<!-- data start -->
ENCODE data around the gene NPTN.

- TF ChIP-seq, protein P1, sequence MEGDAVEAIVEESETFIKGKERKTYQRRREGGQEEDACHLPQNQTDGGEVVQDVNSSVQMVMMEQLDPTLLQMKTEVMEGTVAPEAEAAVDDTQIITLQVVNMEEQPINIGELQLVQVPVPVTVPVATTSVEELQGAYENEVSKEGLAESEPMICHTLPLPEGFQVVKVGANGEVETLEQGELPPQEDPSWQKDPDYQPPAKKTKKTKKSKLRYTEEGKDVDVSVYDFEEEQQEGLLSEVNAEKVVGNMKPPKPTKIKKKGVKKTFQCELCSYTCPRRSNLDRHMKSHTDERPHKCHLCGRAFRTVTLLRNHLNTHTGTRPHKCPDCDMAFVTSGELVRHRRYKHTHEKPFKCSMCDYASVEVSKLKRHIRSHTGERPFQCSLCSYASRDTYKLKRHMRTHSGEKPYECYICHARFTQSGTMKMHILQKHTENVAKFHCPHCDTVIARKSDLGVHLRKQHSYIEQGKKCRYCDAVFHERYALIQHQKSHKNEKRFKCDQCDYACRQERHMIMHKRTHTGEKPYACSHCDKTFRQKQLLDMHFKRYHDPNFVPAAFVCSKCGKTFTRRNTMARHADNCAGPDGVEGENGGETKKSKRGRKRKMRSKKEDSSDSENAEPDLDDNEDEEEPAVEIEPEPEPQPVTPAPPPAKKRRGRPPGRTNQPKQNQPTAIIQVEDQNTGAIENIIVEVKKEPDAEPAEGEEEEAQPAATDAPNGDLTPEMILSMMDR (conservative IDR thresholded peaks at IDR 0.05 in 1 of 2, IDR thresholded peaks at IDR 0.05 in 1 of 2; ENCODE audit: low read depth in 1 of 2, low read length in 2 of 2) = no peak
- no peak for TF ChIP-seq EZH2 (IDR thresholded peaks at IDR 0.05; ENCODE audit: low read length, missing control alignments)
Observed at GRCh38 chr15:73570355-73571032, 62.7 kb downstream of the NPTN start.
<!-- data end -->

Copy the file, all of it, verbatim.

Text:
ENCODE data around the gene NPTN.

- TF ChIP-seq, protein P1, sequence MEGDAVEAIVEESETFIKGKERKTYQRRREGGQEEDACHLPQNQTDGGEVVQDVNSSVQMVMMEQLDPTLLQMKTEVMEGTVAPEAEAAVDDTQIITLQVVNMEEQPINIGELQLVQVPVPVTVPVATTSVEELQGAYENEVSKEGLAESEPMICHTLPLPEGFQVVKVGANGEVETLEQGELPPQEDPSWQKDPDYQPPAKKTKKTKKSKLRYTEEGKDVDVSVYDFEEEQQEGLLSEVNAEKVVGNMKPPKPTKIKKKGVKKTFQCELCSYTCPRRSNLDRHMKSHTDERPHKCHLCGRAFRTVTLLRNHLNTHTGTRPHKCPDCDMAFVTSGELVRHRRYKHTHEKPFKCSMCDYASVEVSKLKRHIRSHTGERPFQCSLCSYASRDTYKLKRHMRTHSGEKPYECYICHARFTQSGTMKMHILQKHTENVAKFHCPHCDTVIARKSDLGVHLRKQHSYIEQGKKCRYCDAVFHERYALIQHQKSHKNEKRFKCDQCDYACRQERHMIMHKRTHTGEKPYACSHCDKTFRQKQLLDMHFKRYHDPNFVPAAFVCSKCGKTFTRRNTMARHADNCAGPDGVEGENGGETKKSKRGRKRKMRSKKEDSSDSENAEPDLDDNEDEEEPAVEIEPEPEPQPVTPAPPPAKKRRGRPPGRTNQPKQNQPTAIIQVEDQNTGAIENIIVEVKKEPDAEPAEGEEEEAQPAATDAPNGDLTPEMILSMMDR (conservative IDR thresholded peaks at IDR 0.05 in 1 of 2, IDR thresholded peaks at IDR 0.05 in 1 of 2; ENCODE audit: low read depth in 1 of 2, low read length in 2 of 2) = no peak
- no peak for TF ChIP-seq EZH2 (IDR thresholded peaks at IDR 0.05; ENCODE audit: low read length, missing control alignments)
Observed at GRCh38 chr15:73570355-73571032, 62.7 kb downstream of the NPTN start.